[Pythonmac-SIG] py2app apps codesigned with "--options runtime", i.e. any notorizable app, fails to launch with ctypes error (was Re: [Pyobjc-dev] ctypes MemoryError when attempting to launch notarized app)

Glyph glyph at twistedmatrix.com
Sun Oct 28 14:20:47 EDT 2018



> On Oct 28, 2018, at 2:27 AM, Ronald Oussoren <ronaldoussoren at mac.com> wrote:
> 
> 
> 
>> On 28 Oct 2018, at 06:27, Glyph <glyph at twistedmatrix.com> wrote:
>> 
>> I adjusted my code-signing to use the new, stricter requirements imposed by app notarization. I managed to get it successfully notarized, but the app is now non-functional as a result: at startup, I get:
>> 
>> Traceback (most recent call last):
>>  File "my.app/Contents/Resources/__boot__.py", line 93, in <module>
>>    _setup_ctypes()
>>  File "my.app/Contents/Resources/__boot__.py", line 86, in _setup_ctypes
>>    from ctypes.macholib import dyld
>>  File "<frozen importlib._bootstrap>", line 971, in _find_and_load
>>  File "<frozen importlib._bootstrap>", line 955, in _find_and_load_unlocked
>>  File "<frozen importlib._bootstrap>", line 656, in _load_unlocked
>>  File "<frozen importlib._bootstrap>", line 626, in _load_backward_compatible
>>  File "ctypes/__init__.pyc", line 538, in <module>
>>  File "ctypes/__init__.pyc", line 273, in _reset_cache
>> 
>> (If anyone wants to follow along in the traceback, this is using python.org 3.6.6.)
> 
> On what version of macOS? I expect 10.14 because that’s the only release that actually knows about notarization, but enabling this feature might also affect how the app is signed.

ProductName:	Mac OS X
ProductVersion:	10.14
BuildVersion:	18A391

>> This happens before any of my code even runs, so I can't just try to avoid ctypes.
> 
> You could patch the __boot__.py file before signing to see if that helps. Although this should cause problems further on, the call to _setup_ctypes should only be created when some code in your app bundle has a dependency on ctypes. 

I'll give that a shot.

>> 
>> Curiously, this is the same traceback that comes from https://forum.kodi.tv/showthread.php?tid=329171 <https://forum.kodi.tv/showthread.php?tid=329171>, which suggests it's something fundamental to strict shared-library sandboxing that ctypes trips over when trying to initialize itself.
>> 
>> Does anyone have experience with this, or ideas about what to do?
> 
> I’m afraid not. I currently get away with not signing apps at all, although properly supporting signing is on my way too long wish list for py2app.  

The ability to distribute unsigned apps is not-so-slowly going away; even the ability to distribute non-notarized apps has a very limited shelf-life at this point.  So this ought to be an alarming development for everyone - having Python apps effectively banned from macOS distribution is a big potential problem :-\.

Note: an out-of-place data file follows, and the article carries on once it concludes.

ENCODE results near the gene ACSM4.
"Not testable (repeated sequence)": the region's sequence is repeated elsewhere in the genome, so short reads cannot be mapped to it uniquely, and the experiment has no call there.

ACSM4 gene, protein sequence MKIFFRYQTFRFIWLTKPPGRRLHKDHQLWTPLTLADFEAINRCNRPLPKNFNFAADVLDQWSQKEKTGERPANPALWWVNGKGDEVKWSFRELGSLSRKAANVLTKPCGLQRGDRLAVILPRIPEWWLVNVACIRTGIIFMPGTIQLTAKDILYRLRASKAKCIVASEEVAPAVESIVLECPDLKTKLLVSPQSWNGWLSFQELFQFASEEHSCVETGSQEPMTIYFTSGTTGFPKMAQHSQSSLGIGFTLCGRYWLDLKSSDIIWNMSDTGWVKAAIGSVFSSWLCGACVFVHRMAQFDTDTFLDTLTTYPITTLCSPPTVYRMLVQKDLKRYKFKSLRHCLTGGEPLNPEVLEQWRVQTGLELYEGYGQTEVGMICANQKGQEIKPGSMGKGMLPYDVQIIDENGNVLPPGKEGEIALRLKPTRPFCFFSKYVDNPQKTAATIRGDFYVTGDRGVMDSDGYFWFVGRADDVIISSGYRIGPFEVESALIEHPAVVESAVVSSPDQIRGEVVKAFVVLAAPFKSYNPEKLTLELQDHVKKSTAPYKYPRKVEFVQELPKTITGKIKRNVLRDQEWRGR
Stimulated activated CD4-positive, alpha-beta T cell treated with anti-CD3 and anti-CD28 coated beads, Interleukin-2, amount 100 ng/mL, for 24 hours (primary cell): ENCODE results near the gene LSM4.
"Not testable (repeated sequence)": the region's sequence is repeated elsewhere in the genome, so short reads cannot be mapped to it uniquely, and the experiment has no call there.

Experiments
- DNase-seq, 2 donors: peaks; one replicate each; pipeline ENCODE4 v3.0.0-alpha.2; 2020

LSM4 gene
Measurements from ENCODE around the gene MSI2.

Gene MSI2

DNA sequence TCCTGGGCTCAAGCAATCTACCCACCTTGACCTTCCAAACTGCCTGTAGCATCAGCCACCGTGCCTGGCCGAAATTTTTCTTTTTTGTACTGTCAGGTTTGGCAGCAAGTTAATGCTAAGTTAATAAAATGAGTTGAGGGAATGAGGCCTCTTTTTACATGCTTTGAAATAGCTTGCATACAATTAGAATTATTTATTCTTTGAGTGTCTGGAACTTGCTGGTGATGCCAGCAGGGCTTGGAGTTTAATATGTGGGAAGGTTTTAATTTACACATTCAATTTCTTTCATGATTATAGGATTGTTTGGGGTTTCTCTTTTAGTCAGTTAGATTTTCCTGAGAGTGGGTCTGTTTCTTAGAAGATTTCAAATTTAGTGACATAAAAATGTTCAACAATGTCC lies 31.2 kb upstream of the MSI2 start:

The good news here is that aside from having to write a little for loop in shell (shown below) getting the app codesigned previously was easy, and my app *did* pass notarization, so nothing that py2app is doing is breaking things on apple's end.  It's just a matter of a ctypes bug.

As I see it, there's 2 problems here:

py2app's __boot__.py should fail more gracefully if initializing ctypes doesn't work, since not everybody needs ctypes.  Shall I file this on the tracker?
ctypes itself should address whatever eldritch hideousness is causing this; in addition to the windows security layer stuff I found, grsecurity TPE causes the same traceback: https://bugs.python.org/issue28429

> With some luck there’s some entitlement or code signing option that causes this problem.  What is the output of "codesign --display --verbose=4” for the application? Both with and without notarisation? 

Sorry, my original message was not clear.  App notarization itself is not the problem, it's the "stricter requirements" that I ambiguously referenced.  The requirement in question is the '--options runtime' flag passed to 'codesign'.  So you can just codesign an app (even with an ad-hoc identity, you technically could do this without even having a valid cert, although the way one generates one of those escapes me) with the 'runtime' option, you can reproduce this.

So if I sign my app like this:

#!/bin/bash
find "${NAME}.app" -iname '*.so' -or -iname '*.dylib' |
    while read libfile; do
          codesign --sign "${IDENTITY}" \
                   --deep "${libfile}" \
                   --force \
                   --options runtime;
    done;

codesign --sign "${IDENTITY}" \
         --deep "${NAME}.app" \
         --force \
         --options runtime;

and then run it as "./${NAME}.app/Contents/MacOS/${NAME}".  I immediately get the traceback given above.

-glyph
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